Willie R. Tubbs, FISM News
Any hopes that Democrats might have had about passing their $3.5 trillion spending bill were dashed Wednesday as moderate Democratic Sen. Joe Manchin of West Virginia said, emphatically, that he would not support it.
In a statement Wednesday, Manchin said he would vote against the spending bill on the grounds of it being “fiscal insanity”. He also said that the government must work within the realm reality, not what they want reality to be:
Proposing a historic expansion of social programs while ignoring the fact we are not in a recession and that millions of jobs remain open will only feed a dysfunction that could weaken our economic recovery. This is the shared reality we all now face, and it is this reality that must shape the future decisions that we, as elected leaders, must make.
He later added, “the amount we spend now must be balanced with what we need and can afford – not designed to reengineer the social and economic fabric of this nation or vengefully tax for the sake of wishful spending.”
On Thursday, Manchin said that his top-line threshold for the budget bill is $1.5 trillion, referring to a memo he had sent over the summer. He then recommended that representatives campaign on the items that are cut out of the bill prior to the mid-term elections, to see if that is what the American public would want.
Manchin’s statement drew sharp criticism from progressive Democrats, highlighting what has been a consistent divide between the centrist and progressive camps of that party.
Rep. Pramila Jayapal (D-Wash.) told reporters Wednesday that Manchin’s statement broadened the divide.
Politico quoted Jayapal as saying, “This is why we’re not voting for the bipartisan bill until we get a reconciliation bill. After that statement we probably have even more people willing to vote no.”
Progressives in the House have stated they would only approve a Senate spending bill if a concurrent social spending bill is also passed.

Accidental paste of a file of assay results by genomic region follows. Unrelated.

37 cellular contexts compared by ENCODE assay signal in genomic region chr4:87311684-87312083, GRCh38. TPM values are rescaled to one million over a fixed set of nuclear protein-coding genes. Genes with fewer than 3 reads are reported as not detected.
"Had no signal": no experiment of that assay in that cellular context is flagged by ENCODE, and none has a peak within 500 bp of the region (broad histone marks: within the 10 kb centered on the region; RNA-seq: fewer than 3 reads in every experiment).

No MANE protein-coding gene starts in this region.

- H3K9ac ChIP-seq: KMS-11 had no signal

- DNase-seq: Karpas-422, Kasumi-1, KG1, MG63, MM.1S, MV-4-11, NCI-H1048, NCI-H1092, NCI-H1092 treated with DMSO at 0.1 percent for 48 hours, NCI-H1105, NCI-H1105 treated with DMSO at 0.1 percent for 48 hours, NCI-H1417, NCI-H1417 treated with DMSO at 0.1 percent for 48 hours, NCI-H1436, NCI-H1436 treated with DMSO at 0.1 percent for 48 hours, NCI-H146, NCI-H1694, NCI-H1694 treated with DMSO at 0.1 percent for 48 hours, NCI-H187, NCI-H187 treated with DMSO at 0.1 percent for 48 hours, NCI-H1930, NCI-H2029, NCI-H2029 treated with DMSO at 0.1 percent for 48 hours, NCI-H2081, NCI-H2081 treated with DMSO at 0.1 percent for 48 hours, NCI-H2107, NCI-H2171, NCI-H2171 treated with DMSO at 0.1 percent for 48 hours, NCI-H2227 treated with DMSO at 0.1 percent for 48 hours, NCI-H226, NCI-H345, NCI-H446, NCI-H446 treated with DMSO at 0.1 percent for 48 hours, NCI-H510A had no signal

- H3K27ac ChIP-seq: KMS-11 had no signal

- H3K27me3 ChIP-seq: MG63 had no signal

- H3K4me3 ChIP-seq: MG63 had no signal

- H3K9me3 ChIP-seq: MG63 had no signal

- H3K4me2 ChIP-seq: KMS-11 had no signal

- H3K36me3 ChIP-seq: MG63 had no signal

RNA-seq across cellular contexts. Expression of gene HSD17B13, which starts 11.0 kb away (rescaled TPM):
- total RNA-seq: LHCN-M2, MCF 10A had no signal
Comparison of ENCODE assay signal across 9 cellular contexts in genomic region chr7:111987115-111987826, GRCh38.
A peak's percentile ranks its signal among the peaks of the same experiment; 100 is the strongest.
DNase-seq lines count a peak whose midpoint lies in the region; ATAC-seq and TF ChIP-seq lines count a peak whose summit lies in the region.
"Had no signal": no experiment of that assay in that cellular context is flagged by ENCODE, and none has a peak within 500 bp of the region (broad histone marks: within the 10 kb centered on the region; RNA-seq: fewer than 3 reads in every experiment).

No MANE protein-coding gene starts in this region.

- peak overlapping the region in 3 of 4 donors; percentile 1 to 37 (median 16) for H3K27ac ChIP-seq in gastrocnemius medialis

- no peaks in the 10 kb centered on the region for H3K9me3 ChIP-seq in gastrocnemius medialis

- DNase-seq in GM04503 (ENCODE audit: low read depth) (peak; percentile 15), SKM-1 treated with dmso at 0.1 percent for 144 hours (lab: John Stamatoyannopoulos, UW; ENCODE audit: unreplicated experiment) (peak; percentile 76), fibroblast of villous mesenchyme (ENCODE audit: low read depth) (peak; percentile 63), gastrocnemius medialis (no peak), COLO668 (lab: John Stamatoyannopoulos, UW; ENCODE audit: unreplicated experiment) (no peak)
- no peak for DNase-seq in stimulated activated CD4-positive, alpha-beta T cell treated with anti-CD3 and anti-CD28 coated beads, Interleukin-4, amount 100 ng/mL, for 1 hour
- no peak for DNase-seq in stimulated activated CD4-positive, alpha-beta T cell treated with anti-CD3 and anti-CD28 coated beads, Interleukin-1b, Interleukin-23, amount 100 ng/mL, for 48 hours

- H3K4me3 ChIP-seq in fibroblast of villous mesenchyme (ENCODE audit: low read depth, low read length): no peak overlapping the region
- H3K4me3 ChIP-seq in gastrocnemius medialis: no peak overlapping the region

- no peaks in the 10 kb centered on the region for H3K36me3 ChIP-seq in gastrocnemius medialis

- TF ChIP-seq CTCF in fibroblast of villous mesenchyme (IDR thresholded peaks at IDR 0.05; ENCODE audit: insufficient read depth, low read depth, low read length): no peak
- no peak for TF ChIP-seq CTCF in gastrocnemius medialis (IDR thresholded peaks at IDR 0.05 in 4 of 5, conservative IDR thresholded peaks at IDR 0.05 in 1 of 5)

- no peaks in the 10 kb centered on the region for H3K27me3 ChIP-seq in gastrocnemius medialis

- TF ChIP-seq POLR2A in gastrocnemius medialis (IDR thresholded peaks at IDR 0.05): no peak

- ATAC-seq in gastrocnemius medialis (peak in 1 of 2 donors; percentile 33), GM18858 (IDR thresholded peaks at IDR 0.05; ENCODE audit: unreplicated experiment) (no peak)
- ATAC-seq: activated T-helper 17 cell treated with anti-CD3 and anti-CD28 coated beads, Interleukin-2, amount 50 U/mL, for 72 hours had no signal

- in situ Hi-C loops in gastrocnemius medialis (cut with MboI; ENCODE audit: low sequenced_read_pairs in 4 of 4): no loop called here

According to a White House statement, President Joe Biden met with Sen. Chuck Schumer and Rep. Nancy Pelosi, the ranking Democrats in the Senate and House, to find a way to get the president’s “Build Back Better” act to his desk.
Biden has espoused that the $3.5 trillion dollar spending bill will ultimately result in a net cost of $0 to American taxpayers, “because it will repeal special, wasteful tax giveaways to the rich and big corporations.”
My Build Back Better Agenda costs zero dollars.
Instead of wasting money on tax breaks, loopholes, and tax evasion for big corporations and the wealthy, we can make a once-in-a-generation investment in working America.
And it adds zero dollars to the national debt.
— President Biden (@POTUS) September 26, 2021
However, when pressed further during a press conference on Tuesday, Psaki did acknowledge that this is not entirely true, commenting that in regard to America’s top earners, “Yes, we’re asking them to pay more.”
While there is enough support for the bill amongst Democrats in the House, every Democratic Senator must vote in favor of the bill for it to pass, meaning Manchin’s vow to vote no equals a defeat of the measure.
Manchin has been joined by fellow moderate Sen. Kyrsten Sinema (D-Ariz.) in expressing concerns about the price tag of the spending bill.
Arizona Democrats have responded by threatening to vote no confidence in Sinema if she does not vote along party lines on the spending bill and other Democrat priority bills.
In July, Manchin garnered the support of 20 senators, nine of whom were Republican, in the creation of a moderate spending bill. That bill never gained momentum.